A Note to Parents and Teachers
It may be tempting to just give this book to your teenager and say "Here, read this." However, unless your teenager is different from those I know, it won't work. The book will never be read. After all a grown-up thinks this is good for him and we all know how boring other "good for you" books like Shakespeare and Longfellow turned out to be. Another bad tactic is to stress how much the book will teach him about things he doesn't already know. Most teenagers are inflicted with the disease of thinking they know everything. Reading the book would be admitting that they don't know everything about sex. I strongly recommend sitting down for a hour or so a day and studying the material with your child. This is the only way you can guarantee that the Scriptures are read and understood. If you insist on having your child study the material on his own, the best suggestion that I heard is to sit down in the evenings and read the material where your son can see you and then leave the book out on the coffee table. After a few days, his curiosity will lead him to look inside and I hope the book will be interesting enough to hold his attention. Don't mention the book until you know he has been reading it for a few days. I would then suggest asking what happened to the book and begin talking to him about the contents.
I have a few suggestions for using this book as part of a class, whether in church or at home with your own children. When the boys have reached puberty, around the age of 13 for most children, place them in a separate class to teach them this material. Both the students and the teacher will find the material in this book embarrassing - too embarrassing to talk about in detail if women are a part of the class. Another book is available that addresses the same topics and Scriptures from the female point of view. Please use the other series in a separate class for the girls when they reach puberty.
The material in this book assumes that the boys have already reached puberty. Many of the things talked about will not make sense to a boy who has not yet experienced an erection. This book will answer many questions every boy has when they find out they are changing into men.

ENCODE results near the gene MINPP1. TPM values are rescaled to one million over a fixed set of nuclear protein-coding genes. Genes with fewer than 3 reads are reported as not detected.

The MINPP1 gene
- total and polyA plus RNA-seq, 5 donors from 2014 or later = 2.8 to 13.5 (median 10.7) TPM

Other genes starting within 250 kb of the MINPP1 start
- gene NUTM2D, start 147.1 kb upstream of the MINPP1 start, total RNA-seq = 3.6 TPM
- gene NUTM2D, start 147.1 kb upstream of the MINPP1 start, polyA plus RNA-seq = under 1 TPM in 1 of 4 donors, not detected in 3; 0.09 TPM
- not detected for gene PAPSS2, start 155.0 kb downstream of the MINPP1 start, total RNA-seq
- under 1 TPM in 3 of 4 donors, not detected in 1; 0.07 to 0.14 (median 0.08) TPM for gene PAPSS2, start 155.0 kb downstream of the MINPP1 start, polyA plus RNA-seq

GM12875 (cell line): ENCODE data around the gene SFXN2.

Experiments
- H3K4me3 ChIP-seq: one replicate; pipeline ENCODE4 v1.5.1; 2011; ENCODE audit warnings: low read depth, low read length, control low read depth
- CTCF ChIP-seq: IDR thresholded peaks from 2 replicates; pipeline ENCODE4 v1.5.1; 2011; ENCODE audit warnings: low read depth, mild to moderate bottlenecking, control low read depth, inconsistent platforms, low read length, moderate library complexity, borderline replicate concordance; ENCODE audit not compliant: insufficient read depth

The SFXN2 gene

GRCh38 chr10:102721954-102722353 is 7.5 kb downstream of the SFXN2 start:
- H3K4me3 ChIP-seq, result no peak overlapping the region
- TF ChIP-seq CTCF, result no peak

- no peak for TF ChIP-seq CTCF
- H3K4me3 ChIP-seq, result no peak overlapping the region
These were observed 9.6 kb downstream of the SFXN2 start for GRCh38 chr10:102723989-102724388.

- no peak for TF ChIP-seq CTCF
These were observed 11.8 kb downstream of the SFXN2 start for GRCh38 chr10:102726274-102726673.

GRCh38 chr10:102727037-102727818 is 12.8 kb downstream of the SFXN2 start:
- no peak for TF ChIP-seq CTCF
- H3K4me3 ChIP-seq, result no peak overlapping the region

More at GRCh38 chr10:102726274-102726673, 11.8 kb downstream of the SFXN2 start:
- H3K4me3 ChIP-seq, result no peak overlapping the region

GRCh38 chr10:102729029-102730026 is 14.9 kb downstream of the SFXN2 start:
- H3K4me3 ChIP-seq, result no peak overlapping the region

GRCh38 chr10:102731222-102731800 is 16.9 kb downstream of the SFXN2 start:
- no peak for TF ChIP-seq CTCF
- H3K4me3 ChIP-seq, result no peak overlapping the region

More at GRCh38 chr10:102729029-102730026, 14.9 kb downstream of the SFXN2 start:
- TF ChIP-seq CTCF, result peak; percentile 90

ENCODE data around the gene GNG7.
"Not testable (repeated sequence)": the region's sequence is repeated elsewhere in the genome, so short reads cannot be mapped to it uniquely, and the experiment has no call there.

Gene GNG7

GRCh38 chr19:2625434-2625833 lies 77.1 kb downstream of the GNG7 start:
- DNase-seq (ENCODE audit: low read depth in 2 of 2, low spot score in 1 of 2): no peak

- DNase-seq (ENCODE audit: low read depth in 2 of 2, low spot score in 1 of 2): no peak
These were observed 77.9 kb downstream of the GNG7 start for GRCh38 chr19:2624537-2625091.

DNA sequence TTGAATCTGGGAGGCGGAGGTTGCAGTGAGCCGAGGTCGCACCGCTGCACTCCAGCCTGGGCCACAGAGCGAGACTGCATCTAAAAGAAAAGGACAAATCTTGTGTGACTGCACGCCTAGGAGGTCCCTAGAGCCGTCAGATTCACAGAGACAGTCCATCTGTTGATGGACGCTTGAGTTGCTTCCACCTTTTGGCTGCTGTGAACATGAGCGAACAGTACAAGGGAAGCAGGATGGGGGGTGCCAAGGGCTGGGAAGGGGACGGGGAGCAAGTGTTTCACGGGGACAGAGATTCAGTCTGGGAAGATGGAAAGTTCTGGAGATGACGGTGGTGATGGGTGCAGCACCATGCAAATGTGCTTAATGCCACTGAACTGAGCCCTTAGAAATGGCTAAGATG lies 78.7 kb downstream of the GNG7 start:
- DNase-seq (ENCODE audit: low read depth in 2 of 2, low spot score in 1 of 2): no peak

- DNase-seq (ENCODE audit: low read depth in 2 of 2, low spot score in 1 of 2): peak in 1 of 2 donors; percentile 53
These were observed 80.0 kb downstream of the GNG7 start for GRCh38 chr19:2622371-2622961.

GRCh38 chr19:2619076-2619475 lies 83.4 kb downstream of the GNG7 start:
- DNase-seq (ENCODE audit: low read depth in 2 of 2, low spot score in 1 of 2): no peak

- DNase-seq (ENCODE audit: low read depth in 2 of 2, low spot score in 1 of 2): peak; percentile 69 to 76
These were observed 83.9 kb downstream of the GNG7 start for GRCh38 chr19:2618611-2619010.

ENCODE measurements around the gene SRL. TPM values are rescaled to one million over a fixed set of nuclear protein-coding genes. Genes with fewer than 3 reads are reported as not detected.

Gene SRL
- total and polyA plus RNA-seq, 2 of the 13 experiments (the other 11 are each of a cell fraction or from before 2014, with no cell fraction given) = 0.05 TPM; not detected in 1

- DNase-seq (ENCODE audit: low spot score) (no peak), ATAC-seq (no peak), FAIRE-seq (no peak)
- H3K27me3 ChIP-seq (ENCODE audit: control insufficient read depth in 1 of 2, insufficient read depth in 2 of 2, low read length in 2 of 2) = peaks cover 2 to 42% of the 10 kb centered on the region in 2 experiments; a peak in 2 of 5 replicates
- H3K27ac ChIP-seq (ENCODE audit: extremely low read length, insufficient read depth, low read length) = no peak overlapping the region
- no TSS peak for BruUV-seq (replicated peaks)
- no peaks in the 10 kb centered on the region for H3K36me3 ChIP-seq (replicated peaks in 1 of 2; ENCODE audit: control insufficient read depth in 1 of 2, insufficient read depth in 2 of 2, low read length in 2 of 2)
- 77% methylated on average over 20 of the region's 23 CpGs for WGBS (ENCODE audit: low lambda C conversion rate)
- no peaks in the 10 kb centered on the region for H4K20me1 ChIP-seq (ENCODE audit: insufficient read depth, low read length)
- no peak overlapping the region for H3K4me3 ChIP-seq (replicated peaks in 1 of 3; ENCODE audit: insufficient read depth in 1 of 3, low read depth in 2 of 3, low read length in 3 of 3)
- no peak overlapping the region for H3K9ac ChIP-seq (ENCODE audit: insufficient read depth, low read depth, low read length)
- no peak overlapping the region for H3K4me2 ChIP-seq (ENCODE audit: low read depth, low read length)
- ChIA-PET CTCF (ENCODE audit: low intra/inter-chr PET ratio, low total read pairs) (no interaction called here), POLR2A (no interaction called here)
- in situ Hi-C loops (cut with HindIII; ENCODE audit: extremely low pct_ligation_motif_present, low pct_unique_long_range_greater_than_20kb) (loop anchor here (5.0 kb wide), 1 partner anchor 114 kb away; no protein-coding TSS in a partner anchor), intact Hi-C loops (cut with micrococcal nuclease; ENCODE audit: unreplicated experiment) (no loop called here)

I urge you not to postpone the material too long. The public school system, television shows, and peers will be teaching the boys many things that would be best to straighten out early. We also know that many children begin experimenting with sex shortly after they are capable. The Janus Report on Sexual Behavior published in 1993 found that 19% of all men reported having had sex before the age of 14! In addition 74% of all men reported having sex before the age of 18! Even more disturbing is that these numbers are rising over the years. It is better to prevent a sin than to restore someone from that sin. By the way, the region with the worse statistics is the South where 82% of all men reported having had sex before the age of 18!
When teaching the material, have the students take turns reading each passage aloud. Don't trust that these verses will be read at home. After each reading, explain the meaning of the phrases that may be confusing to the students. Most boys don't recognize the terminology dealing with sex; they have just become fully aware that sex exists and is relevant to them.
Don't count on long class discussions. If you think this material is embarrassing, the boys will find it even more so. I have found that the students will tend to answer direct questions in as few words as possible. Although I encourage the boys to ask any question that they may have, and I give them frequent opportunities to ask those questions, they are too embarrassed to put their questions in verbal form. Watch their body language to see if they understand the material.
Expect a good bit of squirming in class. Talking about sex will cause the students to have frequent erections, which are both uncomfortable for young men and a cause of embarrassment. Also, expect some interruptions during class for visiting the restroom. Becoming aroused tightens muscle around the bladder and will cause a boy to feel the need to urinate.